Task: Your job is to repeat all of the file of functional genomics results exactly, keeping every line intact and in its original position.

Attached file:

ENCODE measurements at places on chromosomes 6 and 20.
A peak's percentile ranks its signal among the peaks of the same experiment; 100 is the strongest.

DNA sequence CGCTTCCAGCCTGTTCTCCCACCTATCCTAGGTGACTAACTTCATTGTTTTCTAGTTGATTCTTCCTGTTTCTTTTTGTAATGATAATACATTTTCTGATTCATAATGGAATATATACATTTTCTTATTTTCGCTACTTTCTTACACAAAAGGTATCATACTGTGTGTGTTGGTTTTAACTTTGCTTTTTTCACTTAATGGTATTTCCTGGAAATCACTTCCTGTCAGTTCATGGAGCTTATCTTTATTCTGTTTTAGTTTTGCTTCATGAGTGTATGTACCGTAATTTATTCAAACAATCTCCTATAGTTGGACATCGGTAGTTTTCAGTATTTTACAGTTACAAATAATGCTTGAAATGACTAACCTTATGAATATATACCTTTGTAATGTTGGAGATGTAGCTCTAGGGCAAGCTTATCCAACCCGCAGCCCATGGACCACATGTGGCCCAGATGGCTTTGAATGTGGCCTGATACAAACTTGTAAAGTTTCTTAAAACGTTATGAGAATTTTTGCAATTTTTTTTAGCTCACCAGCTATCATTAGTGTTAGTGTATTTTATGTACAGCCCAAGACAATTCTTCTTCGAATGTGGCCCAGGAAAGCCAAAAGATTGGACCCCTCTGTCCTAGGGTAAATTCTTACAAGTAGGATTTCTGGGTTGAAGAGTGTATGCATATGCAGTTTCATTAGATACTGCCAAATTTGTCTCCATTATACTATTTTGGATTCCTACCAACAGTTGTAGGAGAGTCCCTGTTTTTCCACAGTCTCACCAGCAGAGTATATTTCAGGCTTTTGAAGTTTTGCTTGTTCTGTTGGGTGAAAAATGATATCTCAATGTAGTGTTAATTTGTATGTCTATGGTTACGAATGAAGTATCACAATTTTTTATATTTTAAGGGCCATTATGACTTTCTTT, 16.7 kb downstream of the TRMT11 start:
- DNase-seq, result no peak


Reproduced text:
ENCODE measurements at places on chromosomes 6 and 20.
A peak's percentile ranks its signal among the peaks of the same experiment; 100 is the strongest.

DNA sequence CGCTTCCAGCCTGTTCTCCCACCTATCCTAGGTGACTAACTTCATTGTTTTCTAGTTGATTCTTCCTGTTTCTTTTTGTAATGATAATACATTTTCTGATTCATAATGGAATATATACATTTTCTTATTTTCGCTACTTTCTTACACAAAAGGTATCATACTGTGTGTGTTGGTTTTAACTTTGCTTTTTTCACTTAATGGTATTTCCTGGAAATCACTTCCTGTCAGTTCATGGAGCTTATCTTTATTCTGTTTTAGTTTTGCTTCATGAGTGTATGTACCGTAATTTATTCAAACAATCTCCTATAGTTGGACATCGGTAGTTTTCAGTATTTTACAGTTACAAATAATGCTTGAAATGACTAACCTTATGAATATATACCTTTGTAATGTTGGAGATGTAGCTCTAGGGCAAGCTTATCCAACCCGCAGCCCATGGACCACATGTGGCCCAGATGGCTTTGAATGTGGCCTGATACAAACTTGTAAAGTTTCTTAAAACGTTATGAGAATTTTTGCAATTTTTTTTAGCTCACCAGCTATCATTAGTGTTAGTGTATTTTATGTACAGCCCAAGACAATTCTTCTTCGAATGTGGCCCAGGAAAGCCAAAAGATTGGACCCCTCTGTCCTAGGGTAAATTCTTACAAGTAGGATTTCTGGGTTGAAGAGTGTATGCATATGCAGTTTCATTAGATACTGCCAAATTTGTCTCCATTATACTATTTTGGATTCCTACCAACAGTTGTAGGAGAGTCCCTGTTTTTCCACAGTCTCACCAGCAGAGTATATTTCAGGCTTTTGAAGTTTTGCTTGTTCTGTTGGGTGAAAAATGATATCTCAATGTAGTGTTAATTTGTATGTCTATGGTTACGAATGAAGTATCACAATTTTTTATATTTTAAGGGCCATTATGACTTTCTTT, 16.7 kb downstream of the TRMT11 start:
- DNase-seq, result no peak